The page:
In Dispute Over Retirement Requirements, New York State Supreme Court
Judge’s Decision Says Collective Bargaining Agreement’s ‘Years of Service’ Language Is ‘Ambiguous’ and Open to Multiple Interpretations

Read the complete decision

New York, New York June 30, 2004 - In response to an Article 78 lawsuit filed by The Correction Officers’ Benevolent Association, on behalf of New York City Correction Officer, David McGarrigle, against the City of New York , State Supreme Court Justice Rosalyn Richter has ruled that the New York City Employees’ Retirement System (NYCERS), must re-calculate Officer McGarrigle’s pension benefit, prospectively and retroactively, so as to include the calculation of “final average salary”, the longevity payments earned by him upon his completion of five and ten years of correction service.

In 2001, after having served as a Correction Officer for nineteen years and three months, Mr. McGarrigle purchased nine months of prior military service rendered from November 1974 through August 1975. On August of 2001, Mr. McGarrigle retired from the Department of Correction with the requisite twenty years of service, nine months of which constituted “bought back” prior military service. However, in calculating Mr. McGarrigle’s “wages earned”, for the purpose of determining his “final average salary”, NYCERS did not include the longevity payments earned by Mr. McGarrigle upon reaching his fifth and tenth years of correction service. In his lawsuit, Mr. McGarrigle challenged NYCERS’ decision to exclude the longevity payments, and contended that NYCERS’ determination violated the provisions under Retirement and Social Security Law as well as the Pension Impairment Clause of the New York State Constitution. NYCERS argued that the non-pensionability of the longevity increments was mandated by the collective bargaining agreement between the Correction Officers’ Benevolent Association, Mr. McGarrigle’s union, and the City of New York.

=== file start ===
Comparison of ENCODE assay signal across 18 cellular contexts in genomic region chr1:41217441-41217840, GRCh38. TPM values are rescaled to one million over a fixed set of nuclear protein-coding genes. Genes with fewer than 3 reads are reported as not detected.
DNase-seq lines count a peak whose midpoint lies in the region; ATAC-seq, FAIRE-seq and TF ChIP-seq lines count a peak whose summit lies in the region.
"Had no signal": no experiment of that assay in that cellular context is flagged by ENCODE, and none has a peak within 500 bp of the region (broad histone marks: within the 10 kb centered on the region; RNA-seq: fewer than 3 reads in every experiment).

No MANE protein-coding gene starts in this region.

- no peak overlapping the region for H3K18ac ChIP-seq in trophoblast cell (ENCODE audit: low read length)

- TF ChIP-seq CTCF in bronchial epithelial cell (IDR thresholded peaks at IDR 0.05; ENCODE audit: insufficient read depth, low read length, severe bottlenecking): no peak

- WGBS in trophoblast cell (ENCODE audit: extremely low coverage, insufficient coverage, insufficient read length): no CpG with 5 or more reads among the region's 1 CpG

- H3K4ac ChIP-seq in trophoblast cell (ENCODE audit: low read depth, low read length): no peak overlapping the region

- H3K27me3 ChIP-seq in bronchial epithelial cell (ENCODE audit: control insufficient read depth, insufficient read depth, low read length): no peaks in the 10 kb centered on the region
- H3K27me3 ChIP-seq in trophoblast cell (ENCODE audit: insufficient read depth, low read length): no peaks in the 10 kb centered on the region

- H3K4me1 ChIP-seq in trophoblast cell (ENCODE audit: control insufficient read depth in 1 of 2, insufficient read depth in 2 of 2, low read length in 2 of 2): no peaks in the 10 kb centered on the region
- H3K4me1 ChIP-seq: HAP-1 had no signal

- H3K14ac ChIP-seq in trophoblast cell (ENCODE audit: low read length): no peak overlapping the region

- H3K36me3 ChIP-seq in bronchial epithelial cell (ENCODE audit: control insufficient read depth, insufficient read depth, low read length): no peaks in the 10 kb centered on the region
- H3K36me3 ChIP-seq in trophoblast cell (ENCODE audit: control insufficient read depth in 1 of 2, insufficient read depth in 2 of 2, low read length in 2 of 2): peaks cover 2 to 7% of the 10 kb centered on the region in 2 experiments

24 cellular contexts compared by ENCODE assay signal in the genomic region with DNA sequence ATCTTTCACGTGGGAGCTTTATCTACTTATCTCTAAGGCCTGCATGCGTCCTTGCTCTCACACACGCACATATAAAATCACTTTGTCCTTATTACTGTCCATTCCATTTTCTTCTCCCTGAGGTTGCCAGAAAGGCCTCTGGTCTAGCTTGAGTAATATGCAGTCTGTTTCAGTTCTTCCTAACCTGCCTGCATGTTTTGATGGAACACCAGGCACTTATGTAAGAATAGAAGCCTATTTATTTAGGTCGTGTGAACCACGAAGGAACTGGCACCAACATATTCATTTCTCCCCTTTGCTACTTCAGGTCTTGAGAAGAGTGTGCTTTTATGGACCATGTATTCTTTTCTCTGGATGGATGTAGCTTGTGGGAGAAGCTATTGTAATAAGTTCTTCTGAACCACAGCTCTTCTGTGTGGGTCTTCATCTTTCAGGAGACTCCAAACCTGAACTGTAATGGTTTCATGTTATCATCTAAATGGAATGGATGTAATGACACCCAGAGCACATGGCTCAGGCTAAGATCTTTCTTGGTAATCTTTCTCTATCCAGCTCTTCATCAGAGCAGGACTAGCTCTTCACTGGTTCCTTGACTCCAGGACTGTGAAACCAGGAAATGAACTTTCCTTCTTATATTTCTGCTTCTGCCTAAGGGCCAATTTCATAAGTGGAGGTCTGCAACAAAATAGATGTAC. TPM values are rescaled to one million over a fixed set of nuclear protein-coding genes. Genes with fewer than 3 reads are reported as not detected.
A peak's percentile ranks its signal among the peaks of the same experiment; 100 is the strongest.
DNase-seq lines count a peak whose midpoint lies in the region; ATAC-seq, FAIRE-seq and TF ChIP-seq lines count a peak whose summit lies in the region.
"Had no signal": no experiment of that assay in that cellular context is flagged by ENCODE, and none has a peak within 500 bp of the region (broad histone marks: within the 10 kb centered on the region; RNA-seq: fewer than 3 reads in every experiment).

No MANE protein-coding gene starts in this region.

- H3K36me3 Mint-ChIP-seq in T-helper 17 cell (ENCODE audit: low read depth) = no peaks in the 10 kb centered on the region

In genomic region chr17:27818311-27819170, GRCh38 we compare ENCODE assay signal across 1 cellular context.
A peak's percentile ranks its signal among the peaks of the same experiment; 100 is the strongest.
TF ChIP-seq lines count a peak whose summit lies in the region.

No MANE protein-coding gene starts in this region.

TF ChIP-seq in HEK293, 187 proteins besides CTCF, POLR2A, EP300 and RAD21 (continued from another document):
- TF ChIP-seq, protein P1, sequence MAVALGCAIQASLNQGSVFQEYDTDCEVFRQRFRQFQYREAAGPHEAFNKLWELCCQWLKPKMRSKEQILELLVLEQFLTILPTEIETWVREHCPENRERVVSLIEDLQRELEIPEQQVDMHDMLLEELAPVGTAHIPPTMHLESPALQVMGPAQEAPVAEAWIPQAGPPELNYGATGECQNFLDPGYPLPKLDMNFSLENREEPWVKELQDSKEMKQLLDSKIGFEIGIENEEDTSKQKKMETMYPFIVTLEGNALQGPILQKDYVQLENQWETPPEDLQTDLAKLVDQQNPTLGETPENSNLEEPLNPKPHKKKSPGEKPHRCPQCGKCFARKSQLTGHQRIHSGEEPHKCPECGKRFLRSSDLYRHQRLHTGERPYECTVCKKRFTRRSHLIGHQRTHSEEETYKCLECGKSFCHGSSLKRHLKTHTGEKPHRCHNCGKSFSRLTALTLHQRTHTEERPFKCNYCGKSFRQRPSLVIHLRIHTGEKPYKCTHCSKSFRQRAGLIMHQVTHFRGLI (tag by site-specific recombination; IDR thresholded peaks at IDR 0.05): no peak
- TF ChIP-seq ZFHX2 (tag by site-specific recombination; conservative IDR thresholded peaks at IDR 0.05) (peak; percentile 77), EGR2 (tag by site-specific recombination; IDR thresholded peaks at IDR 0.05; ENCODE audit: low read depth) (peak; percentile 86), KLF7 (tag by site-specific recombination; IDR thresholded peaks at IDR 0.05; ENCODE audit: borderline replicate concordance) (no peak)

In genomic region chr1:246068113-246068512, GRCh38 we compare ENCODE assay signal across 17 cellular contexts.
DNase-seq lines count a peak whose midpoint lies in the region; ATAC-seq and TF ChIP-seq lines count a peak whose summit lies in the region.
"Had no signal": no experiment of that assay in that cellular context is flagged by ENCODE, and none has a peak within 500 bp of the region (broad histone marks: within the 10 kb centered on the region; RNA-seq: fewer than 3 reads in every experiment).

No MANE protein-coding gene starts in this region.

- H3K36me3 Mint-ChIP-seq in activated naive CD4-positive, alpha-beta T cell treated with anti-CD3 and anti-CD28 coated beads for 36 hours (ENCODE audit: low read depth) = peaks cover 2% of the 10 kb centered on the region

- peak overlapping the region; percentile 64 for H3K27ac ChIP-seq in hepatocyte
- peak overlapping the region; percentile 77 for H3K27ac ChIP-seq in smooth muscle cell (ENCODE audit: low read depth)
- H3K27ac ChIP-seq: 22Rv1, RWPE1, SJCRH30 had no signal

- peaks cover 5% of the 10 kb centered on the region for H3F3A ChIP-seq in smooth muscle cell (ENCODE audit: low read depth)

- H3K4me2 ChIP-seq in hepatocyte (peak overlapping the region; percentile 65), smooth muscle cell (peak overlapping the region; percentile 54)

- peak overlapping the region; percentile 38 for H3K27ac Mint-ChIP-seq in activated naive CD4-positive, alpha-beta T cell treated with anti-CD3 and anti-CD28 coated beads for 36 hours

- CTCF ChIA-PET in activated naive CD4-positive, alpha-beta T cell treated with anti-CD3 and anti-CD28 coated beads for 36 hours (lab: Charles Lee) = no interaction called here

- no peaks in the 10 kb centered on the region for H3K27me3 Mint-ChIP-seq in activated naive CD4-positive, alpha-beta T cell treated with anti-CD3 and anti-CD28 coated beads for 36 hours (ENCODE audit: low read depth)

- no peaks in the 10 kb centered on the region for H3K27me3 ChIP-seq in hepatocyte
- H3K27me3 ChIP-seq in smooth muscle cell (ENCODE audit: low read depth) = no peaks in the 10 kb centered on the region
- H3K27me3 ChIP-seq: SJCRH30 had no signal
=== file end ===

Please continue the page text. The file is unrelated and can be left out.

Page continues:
According to Mr. McGarrigle’s attorney, Mercedes Maldonaldo, of Koehler & Isaacs LLP, “The central issue at hand in this case was whether the language in the collective bargaining agreement could diminish a Correction Officer’s right to have military service credit and other types of credited service count towards the years of service required for pensionabilty of longevity earnings. The judge confirmed that a Correction Officer can in fact use credited service such as military service without forfeiting the pensionabilty of their longevity earnings. This decision may have widespread implications among other uniformed unions who have similar language in their collective bargaining agreements.”

“This decision is a victory for all New York City Correction Officers,” said Norman Seabrook, president of the 9,000 member Correction Officers’ Benevolent Association. “The City has tried unsuccessfully to manipulate the language in our collective bargaining agreement to reduce our officers’ pension benefits. This union will continue to look after our members’ financial interests.”

The city now has 30 days to appeal the court’s decision.